With their coat varying from white to pale yellow and their black nose, Kermode bears are some of the most intriguing animals. Thus, although they have the color of polar bears and live not far from grizzly bears, they are actually a subspecies of the black bear, as their scientific name suggests (Ursus americanus kermodei).
A relatively recent discovery
They were named “Kermode” bears in 1905 in honor of Francis Kermode, who was one of the first scientists to carry out studies on the origins of this bear and one of the directors of the Royal Museum of Columbia. British. The Tsimshians, an indigenous people of North America, call him “Spirit Bear” (Moksgm’ol). Indeed, according to their beliefs, some black bears have been transformed into white bears as a reminder that, in the past, the Earth was covered with glaciers.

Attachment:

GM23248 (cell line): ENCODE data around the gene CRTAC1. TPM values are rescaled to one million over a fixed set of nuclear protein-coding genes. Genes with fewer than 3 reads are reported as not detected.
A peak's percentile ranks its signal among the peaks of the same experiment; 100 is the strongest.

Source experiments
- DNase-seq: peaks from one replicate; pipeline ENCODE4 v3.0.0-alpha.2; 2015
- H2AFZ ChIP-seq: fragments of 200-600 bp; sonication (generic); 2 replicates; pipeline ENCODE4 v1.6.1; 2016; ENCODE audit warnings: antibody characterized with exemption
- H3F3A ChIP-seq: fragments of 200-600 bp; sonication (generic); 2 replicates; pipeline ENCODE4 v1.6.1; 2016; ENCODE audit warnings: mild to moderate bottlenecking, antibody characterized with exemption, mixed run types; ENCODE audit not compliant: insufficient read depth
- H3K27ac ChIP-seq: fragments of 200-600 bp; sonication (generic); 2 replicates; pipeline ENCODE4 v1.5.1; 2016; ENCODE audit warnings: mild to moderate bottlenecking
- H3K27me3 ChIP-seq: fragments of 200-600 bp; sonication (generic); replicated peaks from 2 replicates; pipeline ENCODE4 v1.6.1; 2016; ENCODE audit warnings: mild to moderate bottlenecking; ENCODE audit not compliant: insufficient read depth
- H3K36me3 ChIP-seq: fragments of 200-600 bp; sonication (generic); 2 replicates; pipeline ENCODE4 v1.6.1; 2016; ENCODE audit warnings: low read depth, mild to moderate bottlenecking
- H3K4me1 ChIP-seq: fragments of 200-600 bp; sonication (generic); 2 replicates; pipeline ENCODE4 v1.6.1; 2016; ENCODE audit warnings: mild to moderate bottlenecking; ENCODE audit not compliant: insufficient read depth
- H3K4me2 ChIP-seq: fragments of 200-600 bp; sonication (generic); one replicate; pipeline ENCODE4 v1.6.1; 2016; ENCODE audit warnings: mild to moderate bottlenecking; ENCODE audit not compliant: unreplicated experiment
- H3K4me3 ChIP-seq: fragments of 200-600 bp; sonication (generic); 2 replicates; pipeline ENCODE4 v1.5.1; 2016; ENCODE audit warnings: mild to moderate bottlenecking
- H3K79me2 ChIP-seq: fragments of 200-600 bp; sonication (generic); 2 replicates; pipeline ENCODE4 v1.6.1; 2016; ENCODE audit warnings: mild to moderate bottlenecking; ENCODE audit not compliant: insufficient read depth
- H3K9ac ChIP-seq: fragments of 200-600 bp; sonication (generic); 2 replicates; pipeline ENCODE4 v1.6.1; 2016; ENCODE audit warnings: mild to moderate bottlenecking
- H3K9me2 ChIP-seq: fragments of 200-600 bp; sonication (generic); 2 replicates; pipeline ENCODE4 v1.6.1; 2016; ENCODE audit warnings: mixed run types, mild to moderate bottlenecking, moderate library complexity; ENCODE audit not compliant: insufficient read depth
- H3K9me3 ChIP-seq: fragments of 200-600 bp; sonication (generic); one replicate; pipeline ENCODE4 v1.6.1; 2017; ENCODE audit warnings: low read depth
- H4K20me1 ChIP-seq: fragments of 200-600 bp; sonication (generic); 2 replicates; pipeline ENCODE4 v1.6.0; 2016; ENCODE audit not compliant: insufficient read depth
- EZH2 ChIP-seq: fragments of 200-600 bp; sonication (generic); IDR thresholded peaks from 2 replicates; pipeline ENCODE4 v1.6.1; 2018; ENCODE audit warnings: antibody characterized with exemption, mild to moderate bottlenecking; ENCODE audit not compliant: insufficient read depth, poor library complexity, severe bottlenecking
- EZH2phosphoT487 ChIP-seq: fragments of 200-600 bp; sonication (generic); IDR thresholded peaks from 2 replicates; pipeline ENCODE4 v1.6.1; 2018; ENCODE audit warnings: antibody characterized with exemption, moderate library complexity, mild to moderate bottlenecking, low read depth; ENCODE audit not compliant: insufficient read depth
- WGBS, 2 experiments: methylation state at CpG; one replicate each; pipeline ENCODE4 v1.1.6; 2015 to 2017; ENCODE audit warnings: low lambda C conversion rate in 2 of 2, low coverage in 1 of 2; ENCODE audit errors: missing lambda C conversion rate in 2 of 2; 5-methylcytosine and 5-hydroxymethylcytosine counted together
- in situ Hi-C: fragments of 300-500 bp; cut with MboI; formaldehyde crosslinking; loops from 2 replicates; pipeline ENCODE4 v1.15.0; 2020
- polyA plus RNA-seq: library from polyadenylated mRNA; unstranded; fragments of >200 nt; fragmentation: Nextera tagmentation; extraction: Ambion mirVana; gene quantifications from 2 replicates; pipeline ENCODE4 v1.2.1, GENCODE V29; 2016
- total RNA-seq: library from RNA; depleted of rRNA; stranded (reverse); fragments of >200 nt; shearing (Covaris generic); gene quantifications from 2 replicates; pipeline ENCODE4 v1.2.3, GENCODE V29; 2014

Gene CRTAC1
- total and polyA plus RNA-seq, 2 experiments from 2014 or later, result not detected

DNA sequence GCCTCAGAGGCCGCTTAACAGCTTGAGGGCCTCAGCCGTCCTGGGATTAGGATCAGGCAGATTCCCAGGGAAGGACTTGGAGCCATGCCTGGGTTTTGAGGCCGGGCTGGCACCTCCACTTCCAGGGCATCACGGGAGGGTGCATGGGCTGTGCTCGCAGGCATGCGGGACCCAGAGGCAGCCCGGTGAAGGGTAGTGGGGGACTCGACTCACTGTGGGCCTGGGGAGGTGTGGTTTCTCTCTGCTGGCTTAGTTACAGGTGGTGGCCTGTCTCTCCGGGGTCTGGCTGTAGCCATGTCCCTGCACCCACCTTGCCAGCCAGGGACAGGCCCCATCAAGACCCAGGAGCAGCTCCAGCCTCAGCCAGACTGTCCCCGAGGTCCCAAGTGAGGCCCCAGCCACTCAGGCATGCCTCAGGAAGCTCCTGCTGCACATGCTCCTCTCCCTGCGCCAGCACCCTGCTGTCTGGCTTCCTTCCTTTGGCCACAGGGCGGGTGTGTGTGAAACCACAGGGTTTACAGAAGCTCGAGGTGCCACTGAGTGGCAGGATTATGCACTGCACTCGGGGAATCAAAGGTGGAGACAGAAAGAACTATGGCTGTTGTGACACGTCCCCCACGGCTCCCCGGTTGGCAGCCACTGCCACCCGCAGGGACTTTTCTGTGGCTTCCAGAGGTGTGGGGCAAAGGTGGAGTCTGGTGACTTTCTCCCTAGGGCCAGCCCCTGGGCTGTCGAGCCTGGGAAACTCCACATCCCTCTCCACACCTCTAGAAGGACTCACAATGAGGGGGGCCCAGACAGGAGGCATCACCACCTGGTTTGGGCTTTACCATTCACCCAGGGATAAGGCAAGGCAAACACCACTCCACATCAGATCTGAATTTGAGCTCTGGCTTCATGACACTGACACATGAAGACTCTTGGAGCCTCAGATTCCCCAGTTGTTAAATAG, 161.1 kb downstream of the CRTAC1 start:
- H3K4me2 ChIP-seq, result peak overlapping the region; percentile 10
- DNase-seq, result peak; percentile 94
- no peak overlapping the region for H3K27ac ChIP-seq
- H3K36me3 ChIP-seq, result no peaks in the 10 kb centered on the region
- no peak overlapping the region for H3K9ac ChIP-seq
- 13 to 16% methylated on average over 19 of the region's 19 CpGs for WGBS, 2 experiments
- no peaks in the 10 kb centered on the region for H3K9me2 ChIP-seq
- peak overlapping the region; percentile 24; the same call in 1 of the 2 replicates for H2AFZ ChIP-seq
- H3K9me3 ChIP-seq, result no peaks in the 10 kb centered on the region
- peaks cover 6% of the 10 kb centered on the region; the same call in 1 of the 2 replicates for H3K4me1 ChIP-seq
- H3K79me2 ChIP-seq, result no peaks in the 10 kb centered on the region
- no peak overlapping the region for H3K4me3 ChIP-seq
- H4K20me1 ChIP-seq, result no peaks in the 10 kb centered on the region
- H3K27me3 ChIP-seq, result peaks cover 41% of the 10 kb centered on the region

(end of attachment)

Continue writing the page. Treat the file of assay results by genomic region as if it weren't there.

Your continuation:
The Kermode bear is found in British Columbia, a province of Canada on the west coast, and lives at the edge of the forest. It feeds mainly on fruits, berries and plants but also loves salmon and will not say no to an abandoned carcass if the opportunity arises!
The Spirit Bear
Its nickname of Spirit bear corresponds perfectly to this animal with a cream coat which seems to watch peacefully over the forest. This feature is not, however, a case of albinism. DNA analysis, conducted by geneticist Kermit Ritland of the University of British Columbia, has indeed shown that the white color of the coat was due to a recessive gene (the MC1R gene).
A fight for its preservation
Although it is forbidden to hunt it under penalty of a fine, the Kermode bear is in danger. Indeed, logging isolates individuals and greatly threatens the survival of the species. However, the associations fighting to protect him were able to celebrate a great victory a few months ago. Thus, after twenty years of negotiations, a plan to protect 85% of the Great Bear rainforest, in which the Kermode bears live, was adopted, which represents a significant area of 6.4 million hectares. of forest.
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